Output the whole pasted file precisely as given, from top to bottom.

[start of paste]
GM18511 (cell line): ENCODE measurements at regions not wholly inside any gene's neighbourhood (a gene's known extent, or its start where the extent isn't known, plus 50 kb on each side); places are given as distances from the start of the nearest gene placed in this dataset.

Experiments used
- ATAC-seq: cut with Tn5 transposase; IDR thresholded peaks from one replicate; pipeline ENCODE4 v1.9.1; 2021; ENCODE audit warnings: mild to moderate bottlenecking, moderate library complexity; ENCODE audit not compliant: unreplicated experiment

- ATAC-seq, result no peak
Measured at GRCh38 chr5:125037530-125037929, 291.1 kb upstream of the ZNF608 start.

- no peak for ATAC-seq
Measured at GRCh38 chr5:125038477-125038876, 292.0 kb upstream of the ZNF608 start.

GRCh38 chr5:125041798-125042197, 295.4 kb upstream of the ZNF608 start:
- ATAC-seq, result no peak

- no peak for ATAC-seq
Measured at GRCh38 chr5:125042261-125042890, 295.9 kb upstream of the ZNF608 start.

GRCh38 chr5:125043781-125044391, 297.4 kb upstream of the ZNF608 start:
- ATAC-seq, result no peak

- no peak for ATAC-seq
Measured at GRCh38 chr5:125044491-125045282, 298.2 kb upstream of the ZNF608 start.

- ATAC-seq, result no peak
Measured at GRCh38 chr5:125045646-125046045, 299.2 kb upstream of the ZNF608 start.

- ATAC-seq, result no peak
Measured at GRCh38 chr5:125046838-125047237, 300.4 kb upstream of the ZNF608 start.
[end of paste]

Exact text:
GM18511 (cell line): ENCODE measurements at regions not wholly inside any gene's neighbourhood (a gene's known extent, or its start where the extent isn't known, plus 50 kb on each side); places are given as distances from the start of the nearest gene placed in this dataset.

Experiments used
- ATAC-seq: cut with Tn5 transposase; IDR thresholded peaks from one replicate; pipeline ENCODE4 v1.9.1; 2021; ENCODE audit warnings: mild to moderate bottlenecking, moderate library complexity; ENCODE audit not compliant: unreplicated experiment

- ATAC-seq, result no peak
Measured at GRCh38 chr5:125037530-125037929, 291.1 kb upstream of the ZNF608 start.

- no peak for ATAC-seq
Measured at GRCh38 chr5:125038477-125038876, 292.0 kb upstream of the ZNF608 start.

GRCh38 chr5:125041798-125042197, 295.4 kb upstream of the ZNF608 start:
- ATAC-seq, result no peak

- no peak for ATAC-seq
Measured at GRCh38 chr5:125042261-125042890, 295.9 kb upstream of the ZNF608 start.

GRCh38 chr5:125043781-125044391, 297.4 kb upstream of the ZNF608 start:
- ATAC-seq, result no peak

- no peak for ATAC-seq
Measured at GRCh38 chr5:125044491-125045282, 298.2 kb upstream of the ZNF608 start.

- ATAC-seq, result no peak
Measured at GRCh38 chr5:125045646-125046045, 299.2 kb upstream of the ZNF608 start.

- ATAC-seq, result no peak
Measured at GRCh38 chr5:125046838-125047237, 300.4 kb upstream of the ZNF608 start.